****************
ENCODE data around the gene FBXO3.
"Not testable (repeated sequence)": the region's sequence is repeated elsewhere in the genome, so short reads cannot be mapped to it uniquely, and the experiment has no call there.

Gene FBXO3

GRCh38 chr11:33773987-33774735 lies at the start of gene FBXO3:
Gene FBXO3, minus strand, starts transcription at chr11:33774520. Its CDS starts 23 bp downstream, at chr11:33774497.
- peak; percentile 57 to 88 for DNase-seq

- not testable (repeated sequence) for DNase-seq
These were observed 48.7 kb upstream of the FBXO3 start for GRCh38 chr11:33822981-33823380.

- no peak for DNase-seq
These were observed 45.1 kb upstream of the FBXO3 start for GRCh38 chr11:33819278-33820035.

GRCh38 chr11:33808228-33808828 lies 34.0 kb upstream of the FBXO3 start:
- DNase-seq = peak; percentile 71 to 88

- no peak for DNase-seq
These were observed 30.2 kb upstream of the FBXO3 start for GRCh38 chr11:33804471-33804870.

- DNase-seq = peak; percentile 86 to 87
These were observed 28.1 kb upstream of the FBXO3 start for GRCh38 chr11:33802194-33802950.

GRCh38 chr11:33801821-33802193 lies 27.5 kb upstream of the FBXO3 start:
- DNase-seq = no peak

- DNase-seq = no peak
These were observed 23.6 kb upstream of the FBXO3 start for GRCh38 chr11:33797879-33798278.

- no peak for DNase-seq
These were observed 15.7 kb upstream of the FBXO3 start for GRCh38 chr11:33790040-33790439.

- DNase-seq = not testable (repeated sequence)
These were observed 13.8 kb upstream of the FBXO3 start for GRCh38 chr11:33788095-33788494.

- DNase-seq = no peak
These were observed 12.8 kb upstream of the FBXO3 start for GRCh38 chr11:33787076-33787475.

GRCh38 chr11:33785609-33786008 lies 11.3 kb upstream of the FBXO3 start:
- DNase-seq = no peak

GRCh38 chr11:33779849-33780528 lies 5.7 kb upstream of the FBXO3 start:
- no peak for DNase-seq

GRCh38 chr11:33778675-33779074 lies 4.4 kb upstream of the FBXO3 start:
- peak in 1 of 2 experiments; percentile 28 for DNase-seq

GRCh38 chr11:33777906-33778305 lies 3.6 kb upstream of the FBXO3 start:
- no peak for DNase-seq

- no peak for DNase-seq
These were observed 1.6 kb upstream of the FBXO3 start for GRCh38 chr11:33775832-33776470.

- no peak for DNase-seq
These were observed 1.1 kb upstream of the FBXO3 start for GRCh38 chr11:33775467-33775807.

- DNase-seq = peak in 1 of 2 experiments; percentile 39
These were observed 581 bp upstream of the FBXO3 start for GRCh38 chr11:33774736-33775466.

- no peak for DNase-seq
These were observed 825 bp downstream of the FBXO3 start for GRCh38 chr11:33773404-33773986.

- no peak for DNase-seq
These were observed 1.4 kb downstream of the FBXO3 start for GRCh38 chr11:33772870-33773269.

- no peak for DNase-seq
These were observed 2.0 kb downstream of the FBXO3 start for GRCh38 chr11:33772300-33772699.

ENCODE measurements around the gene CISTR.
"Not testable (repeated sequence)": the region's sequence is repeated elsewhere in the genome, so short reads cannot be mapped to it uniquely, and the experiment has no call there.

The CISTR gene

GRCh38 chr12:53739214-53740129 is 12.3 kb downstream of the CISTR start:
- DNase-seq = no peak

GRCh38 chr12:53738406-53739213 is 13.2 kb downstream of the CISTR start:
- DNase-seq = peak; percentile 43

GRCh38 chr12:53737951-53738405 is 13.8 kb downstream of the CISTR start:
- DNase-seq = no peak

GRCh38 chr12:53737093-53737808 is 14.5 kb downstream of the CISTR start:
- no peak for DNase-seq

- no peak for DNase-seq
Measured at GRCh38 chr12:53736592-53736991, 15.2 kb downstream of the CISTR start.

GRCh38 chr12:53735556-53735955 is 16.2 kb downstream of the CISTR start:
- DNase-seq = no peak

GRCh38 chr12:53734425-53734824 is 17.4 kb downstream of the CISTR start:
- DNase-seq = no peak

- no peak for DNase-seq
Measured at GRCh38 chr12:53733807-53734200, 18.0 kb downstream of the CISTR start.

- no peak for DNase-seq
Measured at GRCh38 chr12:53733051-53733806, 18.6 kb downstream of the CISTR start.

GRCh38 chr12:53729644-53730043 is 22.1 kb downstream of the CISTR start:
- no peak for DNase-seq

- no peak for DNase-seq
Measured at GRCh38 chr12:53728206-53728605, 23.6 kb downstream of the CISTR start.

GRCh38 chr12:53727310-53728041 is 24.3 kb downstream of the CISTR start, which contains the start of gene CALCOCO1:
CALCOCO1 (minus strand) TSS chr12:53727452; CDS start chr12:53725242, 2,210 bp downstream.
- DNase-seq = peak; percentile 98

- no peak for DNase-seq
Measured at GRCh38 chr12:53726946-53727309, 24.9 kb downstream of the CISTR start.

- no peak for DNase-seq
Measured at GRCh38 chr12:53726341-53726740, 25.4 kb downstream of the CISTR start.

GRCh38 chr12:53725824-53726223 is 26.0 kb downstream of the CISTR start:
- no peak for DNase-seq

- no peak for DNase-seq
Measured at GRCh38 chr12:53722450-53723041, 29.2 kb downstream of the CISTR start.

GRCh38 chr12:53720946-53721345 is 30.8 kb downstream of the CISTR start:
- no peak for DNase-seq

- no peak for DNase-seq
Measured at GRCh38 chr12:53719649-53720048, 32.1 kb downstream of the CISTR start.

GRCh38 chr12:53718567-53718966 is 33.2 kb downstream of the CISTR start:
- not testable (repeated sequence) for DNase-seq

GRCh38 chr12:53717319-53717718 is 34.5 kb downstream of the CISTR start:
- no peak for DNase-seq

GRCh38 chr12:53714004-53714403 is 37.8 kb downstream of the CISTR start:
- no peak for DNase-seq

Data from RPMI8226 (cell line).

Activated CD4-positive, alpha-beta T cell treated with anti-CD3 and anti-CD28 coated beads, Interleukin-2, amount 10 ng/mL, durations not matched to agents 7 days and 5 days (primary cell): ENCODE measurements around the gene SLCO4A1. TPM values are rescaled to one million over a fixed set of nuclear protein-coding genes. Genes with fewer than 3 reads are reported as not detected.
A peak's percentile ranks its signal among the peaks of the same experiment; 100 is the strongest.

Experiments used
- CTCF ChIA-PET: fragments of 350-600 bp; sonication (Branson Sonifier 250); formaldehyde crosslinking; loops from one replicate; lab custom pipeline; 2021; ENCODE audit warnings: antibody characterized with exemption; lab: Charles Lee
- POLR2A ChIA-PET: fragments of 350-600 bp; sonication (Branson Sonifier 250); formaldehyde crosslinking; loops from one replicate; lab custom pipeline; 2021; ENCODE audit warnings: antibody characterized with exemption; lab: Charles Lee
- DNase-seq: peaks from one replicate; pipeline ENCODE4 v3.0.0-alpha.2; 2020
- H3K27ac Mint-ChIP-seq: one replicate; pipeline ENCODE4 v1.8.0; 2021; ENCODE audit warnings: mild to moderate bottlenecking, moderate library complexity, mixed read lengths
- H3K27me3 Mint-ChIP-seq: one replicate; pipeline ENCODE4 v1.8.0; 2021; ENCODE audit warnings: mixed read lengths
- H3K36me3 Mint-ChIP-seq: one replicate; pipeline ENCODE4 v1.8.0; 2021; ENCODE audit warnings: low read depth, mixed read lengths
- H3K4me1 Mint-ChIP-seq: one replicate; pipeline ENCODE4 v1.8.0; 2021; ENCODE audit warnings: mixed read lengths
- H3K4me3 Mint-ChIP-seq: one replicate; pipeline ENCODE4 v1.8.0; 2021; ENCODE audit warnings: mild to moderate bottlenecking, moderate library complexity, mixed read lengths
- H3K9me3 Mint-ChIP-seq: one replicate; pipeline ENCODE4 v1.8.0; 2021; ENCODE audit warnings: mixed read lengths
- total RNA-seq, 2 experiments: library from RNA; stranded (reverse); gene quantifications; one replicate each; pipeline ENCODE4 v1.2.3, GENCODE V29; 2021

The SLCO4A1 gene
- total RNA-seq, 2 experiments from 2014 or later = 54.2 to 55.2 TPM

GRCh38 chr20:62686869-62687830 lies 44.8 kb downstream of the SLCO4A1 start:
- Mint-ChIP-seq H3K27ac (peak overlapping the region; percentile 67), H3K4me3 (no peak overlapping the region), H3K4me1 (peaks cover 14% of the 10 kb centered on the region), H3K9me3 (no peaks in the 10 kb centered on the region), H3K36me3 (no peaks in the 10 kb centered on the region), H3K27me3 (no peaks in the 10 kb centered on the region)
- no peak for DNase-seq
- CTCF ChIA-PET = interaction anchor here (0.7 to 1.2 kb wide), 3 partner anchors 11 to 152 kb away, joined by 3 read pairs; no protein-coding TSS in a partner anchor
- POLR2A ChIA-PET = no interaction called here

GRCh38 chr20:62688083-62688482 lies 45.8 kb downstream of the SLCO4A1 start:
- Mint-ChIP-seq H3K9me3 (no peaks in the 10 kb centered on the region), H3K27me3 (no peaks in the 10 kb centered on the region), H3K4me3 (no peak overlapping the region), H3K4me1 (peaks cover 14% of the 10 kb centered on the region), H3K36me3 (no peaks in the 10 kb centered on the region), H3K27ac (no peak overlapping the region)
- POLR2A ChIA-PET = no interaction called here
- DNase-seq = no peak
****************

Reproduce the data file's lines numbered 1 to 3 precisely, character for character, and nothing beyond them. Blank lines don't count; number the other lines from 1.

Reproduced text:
ENCODE data around the gene FBXO3.
"Not testable (repeated sequence)": the region's sequence is repeated elsewhere in the genome, so short reads cannot be mapped to it uniquely, and the experiment has no call there.

Gene FBXO3